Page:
B.C. librarian says 'nurdles' washing up on beaches is cause for concern
Have you ever heard of a nurdle?
A University of Victoria business librarian says not enough people know what the plastic pellets are and the harm they can inflict on the environment.
A nurdle is the raw material used for plastic products, it can be melted down into things like plastic bags and bottles.
According to David Boudinot, the small pellets soak up toxins and wash up on beaches around the world, including several beaches on southern Vancouver Island.
“Fish, birds will eat them, they can cause problems the toxins can leach out into the fish and then it bio-accumulates on up the food chain,” Boudinot said.
The UVic librarian and his colleague, Daniel Brendle-Moczuk, have worked to determine what beaches are most affected by nurdles and found the largest concentration at Willows Beach in Oak Bay.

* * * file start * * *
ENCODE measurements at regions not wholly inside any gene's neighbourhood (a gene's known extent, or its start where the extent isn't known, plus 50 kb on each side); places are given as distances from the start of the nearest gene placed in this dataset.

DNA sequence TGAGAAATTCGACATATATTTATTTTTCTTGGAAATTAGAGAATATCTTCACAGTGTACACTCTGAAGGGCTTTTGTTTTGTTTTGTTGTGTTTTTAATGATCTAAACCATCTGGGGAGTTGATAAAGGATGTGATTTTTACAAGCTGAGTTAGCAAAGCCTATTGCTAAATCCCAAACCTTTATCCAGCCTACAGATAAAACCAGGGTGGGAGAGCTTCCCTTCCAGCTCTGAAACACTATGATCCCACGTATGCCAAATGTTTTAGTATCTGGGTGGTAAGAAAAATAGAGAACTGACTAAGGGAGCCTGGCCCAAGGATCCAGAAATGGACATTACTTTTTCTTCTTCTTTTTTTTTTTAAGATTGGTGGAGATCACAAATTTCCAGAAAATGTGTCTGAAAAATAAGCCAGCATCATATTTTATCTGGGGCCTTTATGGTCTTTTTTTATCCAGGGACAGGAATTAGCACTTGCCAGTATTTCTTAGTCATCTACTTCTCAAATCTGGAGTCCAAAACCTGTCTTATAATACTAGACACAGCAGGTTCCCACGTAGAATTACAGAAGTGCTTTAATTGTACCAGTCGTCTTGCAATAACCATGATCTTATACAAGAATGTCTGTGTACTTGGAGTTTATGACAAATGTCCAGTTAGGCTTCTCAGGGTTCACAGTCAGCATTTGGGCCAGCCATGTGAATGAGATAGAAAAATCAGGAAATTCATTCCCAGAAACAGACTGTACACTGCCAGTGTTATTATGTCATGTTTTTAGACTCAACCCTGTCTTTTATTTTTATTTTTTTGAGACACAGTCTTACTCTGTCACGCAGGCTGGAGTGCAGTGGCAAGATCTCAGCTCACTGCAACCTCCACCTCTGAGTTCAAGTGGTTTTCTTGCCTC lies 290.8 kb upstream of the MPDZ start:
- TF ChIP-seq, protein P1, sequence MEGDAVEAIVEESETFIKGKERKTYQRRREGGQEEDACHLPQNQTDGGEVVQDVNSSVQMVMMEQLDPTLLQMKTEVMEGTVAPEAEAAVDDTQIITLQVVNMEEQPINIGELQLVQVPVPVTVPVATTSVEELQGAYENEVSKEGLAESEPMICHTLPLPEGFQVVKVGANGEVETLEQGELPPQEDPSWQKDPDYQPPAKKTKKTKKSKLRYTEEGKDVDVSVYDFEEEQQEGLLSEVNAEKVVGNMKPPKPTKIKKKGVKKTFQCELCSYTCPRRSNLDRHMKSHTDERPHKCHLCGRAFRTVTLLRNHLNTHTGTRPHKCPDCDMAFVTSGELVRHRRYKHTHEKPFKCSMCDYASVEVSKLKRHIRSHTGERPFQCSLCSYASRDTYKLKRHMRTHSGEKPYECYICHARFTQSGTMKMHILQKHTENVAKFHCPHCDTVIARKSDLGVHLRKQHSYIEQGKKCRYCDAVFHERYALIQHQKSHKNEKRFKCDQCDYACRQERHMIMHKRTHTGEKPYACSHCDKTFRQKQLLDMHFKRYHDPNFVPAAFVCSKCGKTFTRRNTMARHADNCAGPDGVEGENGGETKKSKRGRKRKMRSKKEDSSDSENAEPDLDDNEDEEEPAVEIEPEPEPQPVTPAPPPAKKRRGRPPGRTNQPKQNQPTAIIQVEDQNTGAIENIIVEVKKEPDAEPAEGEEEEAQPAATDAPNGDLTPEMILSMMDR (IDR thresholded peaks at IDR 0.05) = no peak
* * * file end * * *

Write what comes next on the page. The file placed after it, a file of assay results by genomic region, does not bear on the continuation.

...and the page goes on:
It’s unclear how they are ending up in B.C., but Boudinot says it can’t be good.
“Billions of pounds of nurdles are shipped from Canada every year so there are a lot of hands touching those along the way, transporting them, shipping them,” he noted.
Surfrider Vancouver Island is also alarmed by the recent phenomenon.
The foundation says the plastic pieces may be small, but present a big problem for the food chain, especially because they look like a fish egg.
Volunteer Ian Hinkle says that by reducing plastic use, we can cut down on nurdles ending up on our beaches and in our food chain.
“When I’m on a beach and I see these tiny pieces of plastic and a crab picking them up eating them, I realize there is a problem,” Hinkle said.
Boudinot, Brendle-Moczuk and a group of UVic chemistry students will present their findings during Ideafest next week.
The business librarian says he will continue to raise awareness on an issue that he’s become passionate about.
“A nurdle signifies kind of a warning sign of our consumerism,” Boudinot said. “I hope that people will re-evaluate their own plastic use, bring your own mug to the coffee shop.”